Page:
He says he sustained three bites and a shoulder injury from the fall. After seeking medical attention, he says he received a tetanus shot and antibiotics.
“My leg has healed extremely well but my shoulder still gives me pain,” he said.
The dog’s owners, Mark and Alba Kotyk, declined to comment, directing to speak with paralegal, who did not respond to inquiries.
However, in emails between Mark and Diane Hines, the petition’s creator, Mark alleges Kushner has “omitted a lot, exaggerated a lot and downright lied about what happened” in past media reports.
Hines shared the emails.
According to his account in the emails, Mark says Kushner fell on his back in front of his house that day, “well out of the reach of Rocky.”
Dog’s past victims include 11-year-old girl, says humane society
Kevin Strooband, executive director of, says the agency’s records show Rocky has bitten two other people in the past, and that the dog’s supporters reference a fourth attack he was previously unaware of in the online petition.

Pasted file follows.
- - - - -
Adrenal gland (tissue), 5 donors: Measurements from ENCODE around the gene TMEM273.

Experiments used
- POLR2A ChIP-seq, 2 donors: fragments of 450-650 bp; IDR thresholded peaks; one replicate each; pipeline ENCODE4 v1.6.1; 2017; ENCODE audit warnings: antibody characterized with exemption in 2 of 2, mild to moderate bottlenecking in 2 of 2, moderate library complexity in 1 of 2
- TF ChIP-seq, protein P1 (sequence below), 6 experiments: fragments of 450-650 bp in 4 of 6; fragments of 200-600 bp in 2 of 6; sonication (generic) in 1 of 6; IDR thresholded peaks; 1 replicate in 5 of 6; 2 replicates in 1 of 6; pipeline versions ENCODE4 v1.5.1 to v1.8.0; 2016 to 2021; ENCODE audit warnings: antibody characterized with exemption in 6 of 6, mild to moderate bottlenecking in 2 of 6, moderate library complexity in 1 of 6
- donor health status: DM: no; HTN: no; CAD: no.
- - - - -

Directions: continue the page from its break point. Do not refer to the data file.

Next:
One of the victims has a record of was an 11-year-old girl from the neighbourhood, who was chased down by an off-leash Rocky in 2019, pushed down and bitten on the back of her leg, above the knee. The girl required stitches, according to the statement her mother made to the humane society.
Kushner says he gave a statement to the police after the attack. While Niagara Regional Police Service (NRPS) Const. Barry Ravenek wouldn’t identify people involved, he did confirm to that officers were called to the area just before noon that day for an animal complaint.
Strooband says as a result, the dog’s owner was convicted of allowing a dog to run at large and charged a fine.
Local police say they turned over Kushner’s case to the LCHS, after he called police to report the incident.
Strooband then ordered that Rocky be held by the humane society and the organization launched legal proceedings through the Dog Owners’ Liability Act in order to determine Rocky’s fate. Possibilities include an order to euthanize the dog or his return with stipulations for the owners.